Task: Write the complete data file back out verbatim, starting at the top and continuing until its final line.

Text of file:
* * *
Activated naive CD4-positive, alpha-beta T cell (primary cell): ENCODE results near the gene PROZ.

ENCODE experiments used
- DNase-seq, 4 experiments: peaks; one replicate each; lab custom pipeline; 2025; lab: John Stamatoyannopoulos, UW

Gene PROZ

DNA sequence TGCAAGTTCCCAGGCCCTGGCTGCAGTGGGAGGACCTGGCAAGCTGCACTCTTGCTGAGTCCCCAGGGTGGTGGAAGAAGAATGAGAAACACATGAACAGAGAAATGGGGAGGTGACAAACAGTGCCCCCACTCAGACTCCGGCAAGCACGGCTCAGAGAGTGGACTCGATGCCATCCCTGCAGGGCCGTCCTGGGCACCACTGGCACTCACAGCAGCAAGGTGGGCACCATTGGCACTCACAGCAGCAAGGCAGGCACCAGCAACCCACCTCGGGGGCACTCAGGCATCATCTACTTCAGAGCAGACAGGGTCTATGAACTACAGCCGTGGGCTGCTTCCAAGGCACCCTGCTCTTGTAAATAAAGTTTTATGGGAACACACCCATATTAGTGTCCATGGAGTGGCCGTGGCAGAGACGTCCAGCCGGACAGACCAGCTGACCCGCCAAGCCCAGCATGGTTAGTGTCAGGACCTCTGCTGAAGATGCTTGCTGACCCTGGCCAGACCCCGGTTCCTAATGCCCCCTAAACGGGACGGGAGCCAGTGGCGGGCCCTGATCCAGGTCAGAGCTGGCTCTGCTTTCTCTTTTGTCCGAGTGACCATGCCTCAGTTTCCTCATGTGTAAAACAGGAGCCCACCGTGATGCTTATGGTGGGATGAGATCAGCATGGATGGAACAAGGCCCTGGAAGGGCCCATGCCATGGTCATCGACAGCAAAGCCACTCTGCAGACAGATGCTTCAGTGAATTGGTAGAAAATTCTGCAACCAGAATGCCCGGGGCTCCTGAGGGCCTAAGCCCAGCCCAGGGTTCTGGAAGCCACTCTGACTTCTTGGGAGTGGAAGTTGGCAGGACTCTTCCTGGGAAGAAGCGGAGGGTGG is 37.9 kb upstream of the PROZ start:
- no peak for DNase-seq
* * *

Activated naive CD4-positive, alpha-beta T cell (primary cell): ENCODE results near the gene PROZ.

ENCODE experiments used
- DNase-seq, 4 experiments: peaks; one replicate each; lab custom pipeline; 2025; lab: John Stamatoyannopoulos, UW

Gene PROZ

DNA sequence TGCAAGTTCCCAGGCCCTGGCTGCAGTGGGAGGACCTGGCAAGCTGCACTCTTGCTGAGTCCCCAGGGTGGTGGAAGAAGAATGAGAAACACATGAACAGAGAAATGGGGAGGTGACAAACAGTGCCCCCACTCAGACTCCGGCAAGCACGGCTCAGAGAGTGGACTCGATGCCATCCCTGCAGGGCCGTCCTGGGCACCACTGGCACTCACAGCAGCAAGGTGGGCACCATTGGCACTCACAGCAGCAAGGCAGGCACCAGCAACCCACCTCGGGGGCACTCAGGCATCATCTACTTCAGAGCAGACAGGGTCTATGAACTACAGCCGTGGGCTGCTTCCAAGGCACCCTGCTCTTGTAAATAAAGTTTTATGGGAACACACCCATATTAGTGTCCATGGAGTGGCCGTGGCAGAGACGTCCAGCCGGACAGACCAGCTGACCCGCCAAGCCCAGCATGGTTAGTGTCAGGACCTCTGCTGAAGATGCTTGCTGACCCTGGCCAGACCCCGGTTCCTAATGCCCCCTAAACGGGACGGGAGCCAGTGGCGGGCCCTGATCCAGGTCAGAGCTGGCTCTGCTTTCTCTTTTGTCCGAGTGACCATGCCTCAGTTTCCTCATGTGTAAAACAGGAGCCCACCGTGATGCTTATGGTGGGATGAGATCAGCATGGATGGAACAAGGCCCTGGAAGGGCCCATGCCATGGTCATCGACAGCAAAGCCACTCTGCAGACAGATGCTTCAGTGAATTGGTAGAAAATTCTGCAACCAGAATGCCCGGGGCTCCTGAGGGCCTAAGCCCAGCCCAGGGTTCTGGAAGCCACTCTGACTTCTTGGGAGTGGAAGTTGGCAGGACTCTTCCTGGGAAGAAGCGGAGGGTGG is 37.9 kb upstream of the PROZ start:
- no peak for DNase-seq